3 / DRILLS

art, calligraphy, Uncategorized

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*Note: This is how I personally practice my drills.

Before I begin writing words or letters, I always make it a habit to do drills to warm up my arm movements. It’s important to relax those nerves before putting pen on paper ’cause you don’t want your letters to look shaky right? Right. Not only does it relax arm movement is also helps improve muscle memory. This means that if you keep practicing and make this a habit, soon enough, you’re not going to take the next 5 hours just doing drills. Your hand movement will get used to it, and it will be easier for you to begin writing.

First, I take my pen and create circles over and over on top of each other. The goal here is to draw a repetition of circles without your pencil leaving the page and to draw exactly on top of the first circle you drew. You won’t get it perfect at first but just keep doing it starting from a small round figure until you can make a bigger circle.

Warning: There will be lots of circles on your paper.

Once I see that my circles are coherent, I start to draw straight lines this time.

NOTE: DRAW YOUR CIRCLES AND LINES FROM LEFT TO RIGHT AND VICE VERSA.

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When I feel that my arms are fully relaxed and not shaky, I begin to finally do my squared top strokes (don’t even know if that’s the correct term. So forgive me. Lol)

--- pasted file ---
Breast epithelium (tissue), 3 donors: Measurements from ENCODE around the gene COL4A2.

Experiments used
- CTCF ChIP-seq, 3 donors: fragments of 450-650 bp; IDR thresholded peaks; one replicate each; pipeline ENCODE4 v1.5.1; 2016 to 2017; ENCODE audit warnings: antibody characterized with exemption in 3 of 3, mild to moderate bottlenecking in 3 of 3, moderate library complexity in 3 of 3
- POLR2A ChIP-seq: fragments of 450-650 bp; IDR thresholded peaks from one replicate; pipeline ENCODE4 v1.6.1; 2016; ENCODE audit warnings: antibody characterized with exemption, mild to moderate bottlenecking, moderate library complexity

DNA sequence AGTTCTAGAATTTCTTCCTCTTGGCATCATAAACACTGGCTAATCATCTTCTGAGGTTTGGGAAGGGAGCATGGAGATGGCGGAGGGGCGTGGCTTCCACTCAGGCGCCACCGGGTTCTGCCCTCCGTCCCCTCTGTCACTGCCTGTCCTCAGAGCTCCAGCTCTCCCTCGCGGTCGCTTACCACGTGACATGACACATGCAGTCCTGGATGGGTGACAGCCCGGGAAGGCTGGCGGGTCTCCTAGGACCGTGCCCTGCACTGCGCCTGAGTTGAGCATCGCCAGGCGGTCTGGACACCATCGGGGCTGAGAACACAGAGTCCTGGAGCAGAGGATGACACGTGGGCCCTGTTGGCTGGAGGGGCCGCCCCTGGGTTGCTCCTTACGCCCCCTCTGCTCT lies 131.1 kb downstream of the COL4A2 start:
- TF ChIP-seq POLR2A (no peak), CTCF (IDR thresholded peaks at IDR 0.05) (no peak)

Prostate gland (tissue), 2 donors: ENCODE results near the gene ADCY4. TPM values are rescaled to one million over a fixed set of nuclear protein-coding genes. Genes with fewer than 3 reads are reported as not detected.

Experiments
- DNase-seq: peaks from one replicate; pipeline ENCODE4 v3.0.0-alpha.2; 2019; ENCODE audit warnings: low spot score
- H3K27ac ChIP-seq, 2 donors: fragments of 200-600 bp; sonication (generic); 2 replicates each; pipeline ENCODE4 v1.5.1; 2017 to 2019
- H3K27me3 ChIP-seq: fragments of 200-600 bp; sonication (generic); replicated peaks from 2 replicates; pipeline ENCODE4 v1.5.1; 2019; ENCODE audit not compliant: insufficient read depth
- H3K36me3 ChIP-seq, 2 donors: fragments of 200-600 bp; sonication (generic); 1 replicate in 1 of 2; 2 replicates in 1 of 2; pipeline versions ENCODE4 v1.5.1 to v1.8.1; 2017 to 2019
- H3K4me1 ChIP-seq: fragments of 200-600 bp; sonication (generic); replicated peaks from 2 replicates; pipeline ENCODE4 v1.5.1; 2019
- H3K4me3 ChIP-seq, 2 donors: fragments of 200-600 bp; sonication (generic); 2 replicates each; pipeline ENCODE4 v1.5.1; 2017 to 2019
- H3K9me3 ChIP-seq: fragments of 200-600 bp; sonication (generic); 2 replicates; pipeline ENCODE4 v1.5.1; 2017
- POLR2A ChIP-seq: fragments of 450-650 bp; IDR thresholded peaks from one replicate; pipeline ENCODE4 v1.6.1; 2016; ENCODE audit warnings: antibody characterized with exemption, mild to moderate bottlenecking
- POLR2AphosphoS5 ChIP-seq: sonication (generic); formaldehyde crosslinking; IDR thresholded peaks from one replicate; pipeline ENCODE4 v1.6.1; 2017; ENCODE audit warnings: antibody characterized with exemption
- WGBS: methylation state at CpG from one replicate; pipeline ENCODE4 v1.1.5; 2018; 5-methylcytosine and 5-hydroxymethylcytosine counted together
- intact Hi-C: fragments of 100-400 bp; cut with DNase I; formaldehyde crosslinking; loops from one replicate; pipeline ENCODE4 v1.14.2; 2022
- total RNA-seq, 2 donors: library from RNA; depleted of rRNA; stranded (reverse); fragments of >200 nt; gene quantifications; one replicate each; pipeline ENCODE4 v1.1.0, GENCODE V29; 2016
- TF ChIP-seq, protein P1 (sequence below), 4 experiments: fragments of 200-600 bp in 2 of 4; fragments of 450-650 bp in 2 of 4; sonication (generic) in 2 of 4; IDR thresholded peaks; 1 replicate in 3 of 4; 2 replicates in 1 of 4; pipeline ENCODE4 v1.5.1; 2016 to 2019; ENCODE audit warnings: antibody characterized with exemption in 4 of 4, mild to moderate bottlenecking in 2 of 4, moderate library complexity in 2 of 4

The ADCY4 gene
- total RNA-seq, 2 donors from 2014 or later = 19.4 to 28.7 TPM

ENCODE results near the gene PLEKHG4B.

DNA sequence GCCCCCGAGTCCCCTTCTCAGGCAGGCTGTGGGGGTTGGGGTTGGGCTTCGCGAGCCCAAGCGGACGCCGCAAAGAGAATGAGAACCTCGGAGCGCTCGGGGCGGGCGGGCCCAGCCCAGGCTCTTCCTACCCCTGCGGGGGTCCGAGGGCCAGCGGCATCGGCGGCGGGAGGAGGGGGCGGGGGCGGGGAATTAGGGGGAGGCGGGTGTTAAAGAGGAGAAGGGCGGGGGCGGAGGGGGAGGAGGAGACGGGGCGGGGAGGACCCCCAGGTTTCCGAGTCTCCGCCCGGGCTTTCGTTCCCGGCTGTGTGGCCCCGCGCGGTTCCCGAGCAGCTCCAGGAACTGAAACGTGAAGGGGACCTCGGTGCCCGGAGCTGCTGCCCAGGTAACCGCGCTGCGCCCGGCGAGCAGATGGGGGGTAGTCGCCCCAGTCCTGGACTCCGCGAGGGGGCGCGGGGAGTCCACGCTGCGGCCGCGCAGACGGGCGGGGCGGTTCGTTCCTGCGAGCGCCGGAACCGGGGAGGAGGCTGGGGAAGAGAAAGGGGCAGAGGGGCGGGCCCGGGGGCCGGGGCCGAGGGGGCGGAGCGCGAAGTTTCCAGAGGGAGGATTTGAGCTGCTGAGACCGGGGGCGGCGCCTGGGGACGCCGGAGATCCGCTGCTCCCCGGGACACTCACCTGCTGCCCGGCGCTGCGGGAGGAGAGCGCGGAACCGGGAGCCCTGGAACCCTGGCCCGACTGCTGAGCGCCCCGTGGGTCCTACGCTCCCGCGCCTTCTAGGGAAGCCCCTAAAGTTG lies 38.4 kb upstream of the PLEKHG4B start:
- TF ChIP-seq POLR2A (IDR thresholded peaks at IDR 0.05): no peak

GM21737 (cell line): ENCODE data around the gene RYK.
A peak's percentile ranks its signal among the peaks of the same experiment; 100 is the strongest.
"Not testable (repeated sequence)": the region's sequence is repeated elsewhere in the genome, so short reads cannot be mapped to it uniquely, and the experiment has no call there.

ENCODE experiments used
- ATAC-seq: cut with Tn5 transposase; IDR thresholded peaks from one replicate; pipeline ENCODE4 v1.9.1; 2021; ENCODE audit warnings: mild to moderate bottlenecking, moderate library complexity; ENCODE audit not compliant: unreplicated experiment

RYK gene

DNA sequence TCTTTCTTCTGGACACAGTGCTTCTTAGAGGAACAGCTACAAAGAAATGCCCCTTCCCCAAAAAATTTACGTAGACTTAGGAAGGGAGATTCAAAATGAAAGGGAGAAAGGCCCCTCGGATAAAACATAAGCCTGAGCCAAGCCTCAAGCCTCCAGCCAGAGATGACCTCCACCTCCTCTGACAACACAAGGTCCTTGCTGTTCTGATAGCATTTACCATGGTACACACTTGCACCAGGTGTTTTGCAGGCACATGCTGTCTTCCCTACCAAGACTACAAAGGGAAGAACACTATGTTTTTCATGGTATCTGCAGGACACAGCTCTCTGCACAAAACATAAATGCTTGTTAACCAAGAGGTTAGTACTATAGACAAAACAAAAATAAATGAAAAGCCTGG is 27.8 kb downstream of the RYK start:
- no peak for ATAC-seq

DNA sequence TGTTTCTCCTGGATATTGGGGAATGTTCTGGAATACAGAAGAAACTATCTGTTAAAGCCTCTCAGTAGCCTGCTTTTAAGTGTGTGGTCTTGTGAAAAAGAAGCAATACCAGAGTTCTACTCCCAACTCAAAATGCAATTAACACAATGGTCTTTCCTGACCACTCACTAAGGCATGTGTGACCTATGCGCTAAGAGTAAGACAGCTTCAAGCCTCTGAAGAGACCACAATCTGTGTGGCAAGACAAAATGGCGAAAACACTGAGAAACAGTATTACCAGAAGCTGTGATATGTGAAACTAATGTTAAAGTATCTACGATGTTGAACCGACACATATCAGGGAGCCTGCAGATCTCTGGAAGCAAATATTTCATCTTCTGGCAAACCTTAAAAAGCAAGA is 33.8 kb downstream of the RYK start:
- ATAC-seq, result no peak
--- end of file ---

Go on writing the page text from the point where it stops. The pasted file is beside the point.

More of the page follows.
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I apologize for creating a blot and for the shaky stroke…I was taking a video of this on my own. And with that said, I should get a mini tripod soon.

Creating a squared stem stroke is kinda easy. Simply press your nib on the paper until the tines split. Drag down your pen and slowly close off the tines before you lift your pen up. A common mistake that I used to make was to lift my pen before the tines close. Another is when there’s too much ink on my pen thus creating a blot and an imperfect squared top and bottom like the photo I shared below.

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If you don’t want to write on your guide, (I’m using biancamascorro’s guide sheet) assuming you already printed it out, you can simply place it under your practice sheet and follow the lines.

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Don’t forget to allot time for doing this, say 15 – 30 mins or 1 hour. It depends on you but I’m going to allot an hour a day for this. Write the date on your practice sheet so by the end of the week, you can compare how your lines started, to how it looks after a week of practice. Another thing to not miss, take notes everytime you practice so you’ll know what you have to improve.

I’ll see you on Sunday and introduce another kind of stroke! I hope you can share your work on Instagram by using the hashtag #biancawrites so we can critique each other! Happy writing!

❤ Bianca

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